Over the past few months, however, Trump has recognized the QAnon community in a way its followers could have only fantasized about when I began tracking the movement’s growth over two years ago. When I started, QAnon followers were convinced Trump would validate the conspiracy-theory movement if asked directly by the press, despite the fact that QAnon was then considered too fringe to be worthy of most serious journalists’ attention. But during an October town hall, Trump did praise the QAnon community, as people who are “very much against pedophilia,” in response to a question from Savannah Guthrie of NBC News. QAnon followers were unsurprisingly thrilled with Trump’s answer. One QAnon promoter on Twitter called it “FULL AND COMPLETE CONFIRMATION.” In the postelection period, the president has increased his reliance on QAnon for his media, messaging, and legal strategies.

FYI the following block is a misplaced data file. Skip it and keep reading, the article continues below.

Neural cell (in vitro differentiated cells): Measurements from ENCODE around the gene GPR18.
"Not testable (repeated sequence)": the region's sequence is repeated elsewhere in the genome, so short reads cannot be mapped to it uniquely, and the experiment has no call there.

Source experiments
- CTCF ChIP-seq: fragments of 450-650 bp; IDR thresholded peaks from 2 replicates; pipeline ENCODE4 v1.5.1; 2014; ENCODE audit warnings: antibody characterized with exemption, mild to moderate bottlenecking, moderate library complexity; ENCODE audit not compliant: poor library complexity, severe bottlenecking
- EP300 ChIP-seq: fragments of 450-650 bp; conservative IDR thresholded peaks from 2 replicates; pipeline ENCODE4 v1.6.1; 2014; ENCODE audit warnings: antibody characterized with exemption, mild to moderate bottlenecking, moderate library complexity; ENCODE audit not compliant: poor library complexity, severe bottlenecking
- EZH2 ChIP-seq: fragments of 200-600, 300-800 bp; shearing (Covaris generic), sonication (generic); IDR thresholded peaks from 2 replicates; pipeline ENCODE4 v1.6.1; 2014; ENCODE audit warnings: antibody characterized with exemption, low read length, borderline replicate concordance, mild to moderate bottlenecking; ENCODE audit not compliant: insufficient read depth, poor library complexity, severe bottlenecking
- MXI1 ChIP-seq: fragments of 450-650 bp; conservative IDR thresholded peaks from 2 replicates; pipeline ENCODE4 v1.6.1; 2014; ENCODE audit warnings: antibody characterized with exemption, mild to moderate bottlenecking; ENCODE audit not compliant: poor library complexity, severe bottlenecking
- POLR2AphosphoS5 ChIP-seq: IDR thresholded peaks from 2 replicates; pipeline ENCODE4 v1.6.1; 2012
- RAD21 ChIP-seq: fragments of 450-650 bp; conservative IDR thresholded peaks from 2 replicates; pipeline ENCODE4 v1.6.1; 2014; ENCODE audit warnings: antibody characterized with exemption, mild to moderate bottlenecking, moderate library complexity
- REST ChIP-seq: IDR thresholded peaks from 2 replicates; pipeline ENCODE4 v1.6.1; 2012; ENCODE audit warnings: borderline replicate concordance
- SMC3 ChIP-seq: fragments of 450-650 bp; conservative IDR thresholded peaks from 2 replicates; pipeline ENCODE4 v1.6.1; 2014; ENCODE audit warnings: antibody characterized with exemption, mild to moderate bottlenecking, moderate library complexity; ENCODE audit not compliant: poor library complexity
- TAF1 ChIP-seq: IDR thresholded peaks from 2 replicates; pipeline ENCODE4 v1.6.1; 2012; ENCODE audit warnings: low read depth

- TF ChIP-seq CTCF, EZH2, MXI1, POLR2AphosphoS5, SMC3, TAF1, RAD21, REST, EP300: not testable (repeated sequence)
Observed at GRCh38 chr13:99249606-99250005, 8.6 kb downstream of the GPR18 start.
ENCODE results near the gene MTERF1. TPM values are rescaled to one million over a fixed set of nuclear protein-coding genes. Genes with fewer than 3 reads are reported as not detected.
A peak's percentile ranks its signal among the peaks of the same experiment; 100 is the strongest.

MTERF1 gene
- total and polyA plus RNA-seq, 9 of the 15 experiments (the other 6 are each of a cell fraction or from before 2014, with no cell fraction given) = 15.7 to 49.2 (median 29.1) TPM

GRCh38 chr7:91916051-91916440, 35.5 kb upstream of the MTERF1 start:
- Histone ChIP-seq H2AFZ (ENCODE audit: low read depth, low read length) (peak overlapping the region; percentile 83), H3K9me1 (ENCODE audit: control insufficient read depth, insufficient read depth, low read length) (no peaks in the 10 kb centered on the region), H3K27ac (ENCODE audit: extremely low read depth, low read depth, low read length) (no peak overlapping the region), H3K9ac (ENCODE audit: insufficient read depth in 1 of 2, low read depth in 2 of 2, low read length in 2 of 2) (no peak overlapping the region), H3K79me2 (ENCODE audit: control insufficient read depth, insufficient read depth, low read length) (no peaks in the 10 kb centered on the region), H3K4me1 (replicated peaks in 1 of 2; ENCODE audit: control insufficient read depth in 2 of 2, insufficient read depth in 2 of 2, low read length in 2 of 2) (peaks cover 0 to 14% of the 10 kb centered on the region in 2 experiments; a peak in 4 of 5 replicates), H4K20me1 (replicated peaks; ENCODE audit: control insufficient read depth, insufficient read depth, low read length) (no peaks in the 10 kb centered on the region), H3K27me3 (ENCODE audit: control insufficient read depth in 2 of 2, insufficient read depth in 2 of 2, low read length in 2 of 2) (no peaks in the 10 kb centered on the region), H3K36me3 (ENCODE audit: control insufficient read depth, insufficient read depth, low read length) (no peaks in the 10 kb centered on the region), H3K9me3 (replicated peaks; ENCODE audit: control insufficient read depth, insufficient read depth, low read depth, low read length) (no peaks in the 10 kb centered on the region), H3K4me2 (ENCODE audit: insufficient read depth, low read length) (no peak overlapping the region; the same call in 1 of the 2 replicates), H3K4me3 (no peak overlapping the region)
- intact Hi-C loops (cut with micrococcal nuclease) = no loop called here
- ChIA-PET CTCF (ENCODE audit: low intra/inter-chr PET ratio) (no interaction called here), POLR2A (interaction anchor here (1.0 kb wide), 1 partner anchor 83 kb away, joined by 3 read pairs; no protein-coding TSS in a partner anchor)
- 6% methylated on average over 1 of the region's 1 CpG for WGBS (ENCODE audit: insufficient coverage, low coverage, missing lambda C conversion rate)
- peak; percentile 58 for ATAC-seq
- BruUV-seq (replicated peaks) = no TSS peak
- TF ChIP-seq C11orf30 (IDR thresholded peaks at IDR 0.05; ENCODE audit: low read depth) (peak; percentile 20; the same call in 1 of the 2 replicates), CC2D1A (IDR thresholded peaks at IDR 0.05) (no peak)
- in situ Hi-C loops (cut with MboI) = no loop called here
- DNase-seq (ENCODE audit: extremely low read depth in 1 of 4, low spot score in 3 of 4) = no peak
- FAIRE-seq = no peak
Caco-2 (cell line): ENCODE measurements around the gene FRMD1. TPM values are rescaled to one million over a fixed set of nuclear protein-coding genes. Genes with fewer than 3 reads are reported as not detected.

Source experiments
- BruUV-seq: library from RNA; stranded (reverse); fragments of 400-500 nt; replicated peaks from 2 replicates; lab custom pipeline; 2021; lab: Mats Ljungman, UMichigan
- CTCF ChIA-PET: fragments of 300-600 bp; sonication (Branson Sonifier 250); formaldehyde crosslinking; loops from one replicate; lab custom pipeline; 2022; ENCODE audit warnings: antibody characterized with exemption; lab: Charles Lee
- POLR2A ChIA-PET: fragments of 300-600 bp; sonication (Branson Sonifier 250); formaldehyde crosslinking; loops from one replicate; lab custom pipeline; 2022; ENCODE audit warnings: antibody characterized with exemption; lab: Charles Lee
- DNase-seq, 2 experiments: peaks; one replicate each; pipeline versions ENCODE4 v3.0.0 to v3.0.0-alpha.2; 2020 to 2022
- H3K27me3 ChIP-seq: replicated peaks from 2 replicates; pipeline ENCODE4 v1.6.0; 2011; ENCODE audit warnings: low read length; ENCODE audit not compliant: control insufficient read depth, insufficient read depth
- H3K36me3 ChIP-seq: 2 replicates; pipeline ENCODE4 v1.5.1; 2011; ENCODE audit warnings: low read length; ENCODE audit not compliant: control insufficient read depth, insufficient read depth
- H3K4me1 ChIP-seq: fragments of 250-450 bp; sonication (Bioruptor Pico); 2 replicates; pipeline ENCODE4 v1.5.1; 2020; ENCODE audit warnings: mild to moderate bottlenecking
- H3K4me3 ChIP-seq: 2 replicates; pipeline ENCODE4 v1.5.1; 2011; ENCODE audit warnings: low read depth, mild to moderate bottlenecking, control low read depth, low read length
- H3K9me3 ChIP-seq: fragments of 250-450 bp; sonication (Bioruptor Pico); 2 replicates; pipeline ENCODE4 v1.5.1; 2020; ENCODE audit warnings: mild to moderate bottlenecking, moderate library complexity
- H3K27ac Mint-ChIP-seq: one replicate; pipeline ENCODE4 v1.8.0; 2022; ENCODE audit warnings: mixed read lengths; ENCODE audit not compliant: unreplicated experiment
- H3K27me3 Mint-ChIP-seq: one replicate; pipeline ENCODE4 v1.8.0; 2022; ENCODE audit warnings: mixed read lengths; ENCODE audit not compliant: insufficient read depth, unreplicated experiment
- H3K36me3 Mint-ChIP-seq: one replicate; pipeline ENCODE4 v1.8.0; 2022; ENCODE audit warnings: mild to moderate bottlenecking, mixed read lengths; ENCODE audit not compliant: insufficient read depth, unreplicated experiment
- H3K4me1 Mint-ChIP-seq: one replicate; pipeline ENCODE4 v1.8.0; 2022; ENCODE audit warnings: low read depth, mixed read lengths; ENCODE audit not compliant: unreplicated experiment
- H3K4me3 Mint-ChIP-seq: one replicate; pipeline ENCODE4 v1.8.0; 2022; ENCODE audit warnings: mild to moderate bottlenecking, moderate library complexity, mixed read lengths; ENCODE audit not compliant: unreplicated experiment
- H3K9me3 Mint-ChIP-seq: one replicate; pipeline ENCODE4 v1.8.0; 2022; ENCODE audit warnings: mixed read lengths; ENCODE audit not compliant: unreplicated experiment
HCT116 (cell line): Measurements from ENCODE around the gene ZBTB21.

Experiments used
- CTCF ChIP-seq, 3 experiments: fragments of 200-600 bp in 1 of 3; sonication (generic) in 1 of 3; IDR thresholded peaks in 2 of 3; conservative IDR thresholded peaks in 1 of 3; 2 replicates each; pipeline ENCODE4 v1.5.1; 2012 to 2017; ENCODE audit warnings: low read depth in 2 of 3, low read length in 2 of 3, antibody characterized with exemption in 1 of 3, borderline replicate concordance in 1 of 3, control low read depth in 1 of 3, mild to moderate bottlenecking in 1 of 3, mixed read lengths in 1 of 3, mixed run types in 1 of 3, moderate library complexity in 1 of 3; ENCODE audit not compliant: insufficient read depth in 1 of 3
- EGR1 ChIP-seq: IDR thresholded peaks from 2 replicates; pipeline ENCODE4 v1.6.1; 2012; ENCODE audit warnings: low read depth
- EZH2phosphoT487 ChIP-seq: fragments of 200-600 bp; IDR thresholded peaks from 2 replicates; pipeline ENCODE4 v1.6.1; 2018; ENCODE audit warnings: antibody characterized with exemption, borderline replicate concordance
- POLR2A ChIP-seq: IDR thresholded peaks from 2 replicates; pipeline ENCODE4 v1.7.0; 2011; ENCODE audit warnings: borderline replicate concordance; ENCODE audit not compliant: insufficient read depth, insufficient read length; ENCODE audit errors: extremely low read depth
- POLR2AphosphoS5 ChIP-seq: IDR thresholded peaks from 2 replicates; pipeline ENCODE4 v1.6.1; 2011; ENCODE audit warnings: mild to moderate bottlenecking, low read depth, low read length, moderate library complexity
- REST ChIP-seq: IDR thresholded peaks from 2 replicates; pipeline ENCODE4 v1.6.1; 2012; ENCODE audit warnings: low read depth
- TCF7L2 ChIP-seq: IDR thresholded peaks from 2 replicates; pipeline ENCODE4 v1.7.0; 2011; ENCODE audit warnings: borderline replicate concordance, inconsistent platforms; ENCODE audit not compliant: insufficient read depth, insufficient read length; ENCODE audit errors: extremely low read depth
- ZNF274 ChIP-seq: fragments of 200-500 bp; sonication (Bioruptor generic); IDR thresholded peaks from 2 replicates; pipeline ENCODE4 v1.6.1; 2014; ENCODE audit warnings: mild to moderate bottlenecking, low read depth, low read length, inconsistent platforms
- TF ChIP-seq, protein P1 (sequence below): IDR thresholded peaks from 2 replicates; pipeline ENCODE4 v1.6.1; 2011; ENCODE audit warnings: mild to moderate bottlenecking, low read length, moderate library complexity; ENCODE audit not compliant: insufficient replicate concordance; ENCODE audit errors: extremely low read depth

For example, QAnon followers feel validated by Trump’s growing reliance on two high-profile QAnon promoters: the recently pardoned former national security adviser Michael Flynn and Sidney Powell, who had been Flynn’s attorney before she joined the Trump campaign’s postelection legal effort. Trump reportedly met with the duo at the White House two weeks ago to strategize about overturning the election. At that meeting, Trump allegedly suggested appointing Powell as a special counsel to investigate voter-fraud claims. Trump also asked about Flynn’s poorly defined plan, which he first floated on Newsmax, to use the military to “rerun” the election. These suggestions were reportedly met with concern and pushback from the senior White House staffers in attendance, but they’re par for the course in QAnon World, which Powell and Flynn themselves have promoted and relied on for years.